* 2019/20 ECD budget estimate also fell short of the minimum recommended expenditure
* There is still a need to increase our efforts to make all children developmentally on track
* Factors limiting access include inadequate facilities, infrastructure for Water, Sanitation & Hygiene
By Duncan Mlanjira
While commending the government for increasing the budget allocation to early childhood development (ECD) from K803 million in the 2019/2020 budget to K3 billion in the 2020/2021 budget, WaterAid Malawi contends that the allocation still falls short of the MGDS III’s recommended K4.9 billion allocation.
In a statement, WaterAid’s coordinator for policy & sector engagement, Lloyd Mtalimanja says this is especially concerning in that “although Government surpassed the MGDS III’s target for budget allocation to the Education & Skills Development sector by about 75% in the 2020/2021 budget, it still underfunded ECD”.
“This suggests that ECD is not adequately prioritized in budget allocations. Regrettably the 2019/20 ECD budget estimate also fell short of the minimum recommended expenditure on ECD proposed in the MGDS III by MK3.5 billion (81%),” Mtalimanja said.
Integrated Early Childhood Development (IECD) is a comprehensive approach to policies, programs, strategies & services for children from conception to age eight for their survival, growth, development and participation to ensure thriving in all dimensions.
ECD comprises four components — nutrition, education, health and protection and its center-based services include child rehabilitation units and primary schools for children aged six to eight.
Mtalimanja quotes the National Policy on ECD (NPECD) that states a study on Impact Evaluation for Protecting ECD (2011-2015) revealed that 39.2% of children aged 36-59 months attended early childhood education nationally in 2014.
The 2018/19 program based budget shows ECD service covers 1,607,491 children representing 45.36% of the age cohort. The increase also resulted in better education, improved childcare services, child protection & health care outcomes.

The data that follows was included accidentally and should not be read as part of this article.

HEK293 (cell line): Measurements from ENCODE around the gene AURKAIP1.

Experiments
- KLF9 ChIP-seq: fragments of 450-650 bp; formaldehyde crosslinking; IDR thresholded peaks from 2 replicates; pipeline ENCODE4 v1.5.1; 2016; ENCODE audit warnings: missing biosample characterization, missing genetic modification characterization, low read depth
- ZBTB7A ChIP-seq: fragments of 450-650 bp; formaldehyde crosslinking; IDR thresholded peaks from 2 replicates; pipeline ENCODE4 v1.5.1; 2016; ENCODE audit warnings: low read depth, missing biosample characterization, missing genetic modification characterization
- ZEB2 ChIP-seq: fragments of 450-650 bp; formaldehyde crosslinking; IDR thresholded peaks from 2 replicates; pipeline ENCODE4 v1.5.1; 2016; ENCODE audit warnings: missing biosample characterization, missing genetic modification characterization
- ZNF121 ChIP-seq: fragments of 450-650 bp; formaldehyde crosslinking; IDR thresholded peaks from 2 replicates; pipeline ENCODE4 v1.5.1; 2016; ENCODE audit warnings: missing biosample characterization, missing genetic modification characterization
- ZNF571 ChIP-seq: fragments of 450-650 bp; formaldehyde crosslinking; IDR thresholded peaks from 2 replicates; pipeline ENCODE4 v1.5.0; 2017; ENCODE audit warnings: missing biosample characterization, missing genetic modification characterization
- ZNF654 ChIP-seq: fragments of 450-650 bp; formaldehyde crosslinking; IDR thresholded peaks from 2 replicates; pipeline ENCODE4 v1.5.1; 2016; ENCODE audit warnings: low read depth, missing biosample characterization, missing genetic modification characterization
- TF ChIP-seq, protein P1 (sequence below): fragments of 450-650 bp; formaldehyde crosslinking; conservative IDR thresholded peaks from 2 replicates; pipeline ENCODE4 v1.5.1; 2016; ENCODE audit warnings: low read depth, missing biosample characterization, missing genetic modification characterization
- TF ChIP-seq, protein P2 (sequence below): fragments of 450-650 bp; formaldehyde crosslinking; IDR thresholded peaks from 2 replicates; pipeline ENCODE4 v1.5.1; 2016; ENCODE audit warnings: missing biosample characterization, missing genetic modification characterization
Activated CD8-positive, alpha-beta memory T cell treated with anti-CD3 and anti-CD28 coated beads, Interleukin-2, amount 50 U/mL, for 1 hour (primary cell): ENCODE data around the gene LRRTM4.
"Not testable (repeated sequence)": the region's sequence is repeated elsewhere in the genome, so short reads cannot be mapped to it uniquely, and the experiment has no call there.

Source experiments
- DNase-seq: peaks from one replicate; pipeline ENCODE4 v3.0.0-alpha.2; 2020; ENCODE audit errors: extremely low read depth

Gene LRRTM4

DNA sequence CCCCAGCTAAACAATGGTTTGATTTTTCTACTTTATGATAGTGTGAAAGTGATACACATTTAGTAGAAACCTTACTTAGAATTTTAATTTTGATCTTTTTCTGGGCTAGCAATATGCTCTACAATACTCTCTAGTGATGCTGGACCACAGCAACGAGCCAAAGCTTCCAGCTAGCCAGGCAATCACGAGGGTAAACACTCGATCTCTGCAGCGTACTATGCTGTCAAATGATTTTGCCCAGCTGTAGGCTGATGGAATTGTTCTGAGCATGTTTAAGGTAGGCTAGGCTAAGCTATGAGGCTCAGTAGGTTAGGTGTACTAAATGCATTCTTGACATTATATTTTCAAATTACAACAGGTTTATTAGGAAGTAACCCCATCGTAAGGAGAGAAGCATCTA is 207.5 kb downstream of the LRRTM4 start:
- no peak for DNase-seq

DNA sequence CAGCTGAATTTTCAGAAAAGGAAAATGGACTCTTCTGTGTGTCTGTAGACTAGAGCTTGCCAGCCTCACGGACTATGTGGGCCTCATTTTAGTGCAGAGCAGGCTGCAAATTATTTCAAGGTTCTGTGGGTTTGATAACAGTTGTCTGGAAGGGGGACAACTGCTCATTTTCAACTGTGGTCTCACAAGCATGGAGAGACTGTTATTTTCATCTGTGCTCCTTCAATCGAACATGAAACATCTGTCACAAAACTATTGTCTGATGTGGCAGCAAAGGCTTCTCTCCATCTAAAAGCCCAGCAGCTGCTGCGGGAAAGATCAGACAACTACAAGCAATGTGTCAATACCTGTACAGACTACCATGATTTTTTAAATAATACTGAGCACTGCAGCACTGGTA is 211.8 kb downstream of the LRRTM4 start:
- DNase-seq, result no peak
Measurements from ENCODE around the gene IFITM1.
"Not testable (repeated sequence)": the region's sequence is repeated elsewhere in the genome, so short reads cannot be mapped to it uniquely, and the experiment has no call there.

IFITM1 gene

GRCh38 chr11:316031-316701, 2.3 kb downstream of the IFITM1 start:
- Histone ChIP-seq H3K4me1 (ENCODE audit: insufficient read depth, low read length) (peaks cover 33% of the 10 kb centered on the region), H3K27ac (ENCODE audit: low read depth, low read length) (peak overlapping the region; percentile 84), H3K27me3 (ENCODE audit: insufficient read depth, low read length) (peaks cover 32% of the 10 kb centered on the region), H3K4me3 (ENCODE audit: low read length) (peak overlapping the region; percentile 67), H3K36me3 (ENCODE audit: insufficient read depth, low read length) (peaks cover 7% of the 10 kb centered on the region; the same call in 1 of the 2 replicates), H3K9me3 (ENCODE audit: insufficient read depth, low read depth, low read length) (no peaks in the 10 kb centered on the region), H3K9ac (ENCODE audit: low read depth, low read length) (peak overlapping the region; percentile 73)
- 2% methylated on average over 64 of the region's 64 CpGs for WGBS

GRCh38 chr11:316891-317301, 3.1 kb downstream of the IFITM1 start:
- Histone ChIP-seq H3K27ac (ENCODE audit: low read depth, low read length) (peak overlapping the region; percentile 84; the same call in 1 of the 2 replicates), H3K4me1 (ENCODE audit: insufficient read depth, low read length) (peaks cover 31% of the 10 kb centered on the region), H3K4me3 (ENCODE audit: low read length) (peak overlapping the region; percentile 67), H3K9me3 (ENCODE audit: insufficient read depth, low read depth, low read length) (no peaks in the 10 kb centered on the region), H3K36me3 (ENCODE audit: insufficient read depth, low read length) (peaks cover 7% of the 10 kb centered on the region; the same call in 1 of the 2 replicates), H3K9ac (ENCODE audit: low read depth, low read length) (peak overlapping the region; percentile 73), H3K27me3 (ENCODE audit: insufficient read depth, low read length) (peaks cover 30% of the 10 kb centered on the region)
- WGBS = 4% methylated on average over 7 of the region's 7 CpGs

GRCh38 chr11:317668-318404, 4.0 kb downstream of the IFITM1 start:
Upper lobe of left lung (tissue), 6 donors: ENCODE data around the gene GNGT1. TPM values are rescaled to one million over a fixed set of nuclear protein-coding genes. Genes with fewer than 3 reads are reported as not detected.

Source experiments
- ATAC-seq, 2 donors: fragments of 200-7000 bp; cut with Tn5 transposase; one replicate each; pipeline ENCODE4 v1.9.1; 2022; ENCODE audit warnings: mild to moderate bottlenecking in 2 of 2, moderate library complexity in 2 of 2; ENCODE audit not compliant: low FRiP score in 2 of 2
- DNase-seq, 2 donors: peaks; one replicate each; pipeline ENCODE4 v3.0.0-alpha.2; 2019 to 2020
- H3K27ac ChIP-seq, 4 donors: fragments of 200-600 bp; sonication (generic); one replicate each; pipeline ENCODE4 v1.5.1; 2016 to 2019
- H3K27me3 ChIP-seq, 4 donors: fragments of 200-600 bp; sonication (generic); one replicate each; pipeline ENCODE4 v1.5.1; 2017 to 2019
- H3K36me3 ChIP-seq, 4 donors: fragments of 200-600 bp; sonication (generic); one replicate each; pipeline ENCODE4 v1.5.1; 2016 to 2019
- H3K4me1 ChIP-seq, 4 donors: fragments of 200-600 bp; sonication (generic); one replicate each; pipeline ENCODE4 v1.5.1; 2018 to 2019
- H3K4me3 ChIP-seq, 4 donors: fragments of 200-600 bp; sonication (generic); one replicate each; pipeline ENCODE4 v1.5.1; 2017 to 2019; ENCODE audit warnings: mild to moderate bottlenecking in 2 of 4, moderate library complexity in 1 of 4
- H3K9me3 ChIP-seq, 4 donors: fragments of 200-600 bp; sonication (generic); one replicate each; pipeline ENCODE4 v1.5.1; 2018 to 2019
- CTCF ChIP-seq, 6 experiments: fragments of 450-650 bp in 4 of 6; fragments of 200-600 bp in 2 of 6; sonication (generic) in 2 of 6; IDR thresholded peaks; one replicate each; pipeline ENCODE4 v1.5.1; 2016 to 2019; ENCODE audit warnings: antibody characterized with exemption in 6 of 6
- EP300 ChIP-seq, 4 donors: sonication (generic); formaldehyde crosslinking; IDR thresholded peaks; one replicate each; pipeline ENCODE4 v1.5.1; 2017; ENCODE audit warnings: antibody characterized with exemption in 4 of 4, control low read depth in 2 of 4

About 9 in 10 (89.1%) of the children aged two to five years were developmentally on track physically, 71.4% on social emotional and 79.9% on early learning dimensions.
Thus, the Early Child Development Index (ECDI) score was at 59.8% in 2014 indicating that 60% of Malawian children are developmentally on track, with ECDI for girls higher at 64% than for boys at 56%.
“However, there is still a need to increase our efforts to make all children developmentally on track,” says Mtalimanja highlighting some of the problems affecting ECD as being limited equitable access to ECD services.
“Although the provision of ECD is an important pillar to ‘education for all, only 45.36% of targeted children attend ECD centers. This leaves 54.64% of the targeted ECD children, with no access to ECD services.
“Factors limiting access include inadequate facilities, infrastructure for Water, Sanitation & Hygiene (WaSH). ECD infrastructure is generally poor and inappropriate for young and vulnerable children, rendering the environment a health risk.”
He adds that poor infrastructure is largely due to inadequate budgetary allocations and disbursements to ECD services, whose limited access to leads into enrolling under-aged children in primary school — “who are not prepared and increases repetition and dropout rates”.
He also said child survival and stimulation is a very big problem in Malawi as according to the World Data Atlas, in 2019, child mortality rate for Malawi was 41.6 deaths per 1,000 live births.